Unfortunately, you can't hold together a high-tech oil drilling economy with baling wire and chewing gum.
The coxswain then went forward and helped with the baling, while the men recommenced rowing in silence.
He and the doctor set the example by baling away as hard as any of us.
We were then under a necessity of letting all our slaves out of irons, to assist in pumping and baling.
To him it was a baling tin; here there were no boats to be baled out—where was the use of it?
You lazy rascal, you slept like a pig all night, while I have been baling the boat and looking out for you.
We had to continue pumping and baling as energetically as before.
While we were thus engaged the boys were pumping and baling.
The arrangement for baling out the bilge water is extremely laborious.
In Turkey, the tobacco after remaining in the dwelling-room of the house a sufficient time, is ready for baling.
"bond money," late 15c., a sense that apparently developed from that of "temporary release from jail" (into the custody of another, who gives security), recorded from early 15c. That evolved from earlier meaning "captivity, custody" (early 14c.). From Old French baillier "to control, to guard, deliver" (12c.), from Latin bajulare "to bear a burden," from bajulus "porter," of unknown origin. In late 18c. criminal slang, to give leg bail meant "to run away."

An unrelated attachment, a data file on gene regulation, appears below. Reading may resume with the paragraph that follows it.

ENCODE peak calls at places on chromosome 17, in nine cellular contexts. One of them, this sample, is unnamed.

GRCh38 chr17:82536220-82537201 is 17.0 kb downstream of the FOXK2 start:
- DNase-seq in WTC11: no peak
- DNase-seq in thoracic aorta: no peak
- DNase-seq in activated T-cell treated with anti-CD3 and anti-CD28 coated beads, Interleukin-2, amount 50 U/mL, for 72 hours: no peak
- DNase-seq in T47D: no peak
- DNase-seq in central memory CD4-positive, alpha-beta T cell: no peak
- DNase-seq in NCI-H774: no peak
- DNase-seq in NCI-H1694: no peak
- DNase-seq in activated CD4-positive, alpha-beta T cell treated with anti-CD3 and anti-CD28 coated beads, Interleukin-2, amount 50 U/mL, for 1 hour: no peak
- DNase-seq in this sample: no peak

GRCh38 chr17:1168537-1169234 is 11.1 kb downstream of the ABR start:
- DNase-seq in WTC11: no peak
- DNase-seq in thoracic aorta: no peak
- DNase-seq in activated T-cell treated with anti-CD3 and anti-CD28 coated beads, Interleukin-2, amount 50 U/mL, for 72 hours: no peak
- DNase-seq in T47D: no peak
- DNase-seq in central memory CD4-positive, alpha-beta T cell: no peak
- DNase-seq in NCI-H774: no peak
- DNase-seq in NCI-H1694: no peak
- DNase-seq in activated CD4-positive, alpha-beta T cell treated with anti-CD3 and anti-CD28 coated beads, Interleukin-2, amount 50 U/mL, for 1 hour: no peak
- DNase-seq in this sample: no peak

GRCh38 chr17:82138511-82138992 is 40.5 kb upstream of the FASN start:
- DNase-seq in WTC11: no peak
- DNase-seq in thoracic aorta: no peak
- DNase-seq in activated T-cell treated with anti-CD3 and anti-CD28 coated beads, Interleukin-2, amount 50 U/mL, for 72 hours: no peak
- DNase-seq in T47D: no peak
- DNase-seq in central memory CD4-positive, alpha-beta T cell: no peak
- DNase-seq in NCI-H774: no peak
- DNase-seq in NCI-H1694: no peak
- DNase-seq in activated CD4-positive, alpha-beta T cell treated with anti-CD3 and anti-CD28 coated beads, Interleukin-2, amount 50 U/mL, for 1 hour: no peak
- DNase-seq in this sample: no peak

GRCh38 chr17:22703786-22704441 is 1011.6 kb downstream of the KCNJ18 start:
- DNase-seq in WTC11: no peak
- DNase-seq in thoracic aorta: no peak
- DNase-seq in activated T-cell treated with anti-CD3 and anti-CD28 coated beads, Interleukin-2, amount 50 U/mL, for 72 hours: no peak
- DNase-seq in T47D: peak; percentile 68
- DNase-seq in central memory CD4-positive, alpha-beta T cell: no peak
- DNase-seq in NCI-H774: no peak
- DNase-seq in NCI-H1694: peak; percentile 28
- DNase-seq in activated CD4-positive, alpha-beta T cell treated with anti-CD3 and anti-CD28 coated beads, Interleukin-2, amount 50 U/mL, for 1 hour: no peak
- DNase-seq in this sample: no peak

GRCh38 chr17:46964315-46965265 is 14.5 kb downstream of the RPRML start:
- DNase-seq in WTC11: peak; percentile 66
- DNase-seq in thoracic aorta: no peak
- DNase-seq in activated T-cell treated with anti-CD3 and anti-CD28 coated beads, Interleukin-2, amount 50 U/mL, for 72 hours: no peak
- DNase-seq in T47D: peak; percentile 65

"horizontal piece of wood in a cricket wicket," c.1742, originally "any cross bar" (1570s), probably identical with Middle French bail "horizontal piece of wood affixed on two stakes," and with English bail "palisade wall, outer wall of a castle" (see bailey).
"to dip water out of," 1610s, from baile (n.) "small wooden bucket" (mid-14c.), from nautical Old French baille "bucket, pail," from Medieval Latin *bajula (aquae), literally "porter of water," from Latin bajulare "to bear a burden" (see bail (n.1)). To bail out "leave suddenly" (intransitive) is recorded from 1930, originally of airplane pilots. Related: Bailed; bailing.
"to procure someone's release from prison" (by posting bail), 1580s, from bail (n.1); usually with out. Related: Bailed; bailing.
"large bundle or package," early 14c., from Old French bale "rolled-up bundle," from a Germanic source (cf. Old High German balla "ball"), from Proto-Germanic *ball-, from PIE *bhel- (2) "to blow, swell" (see bole).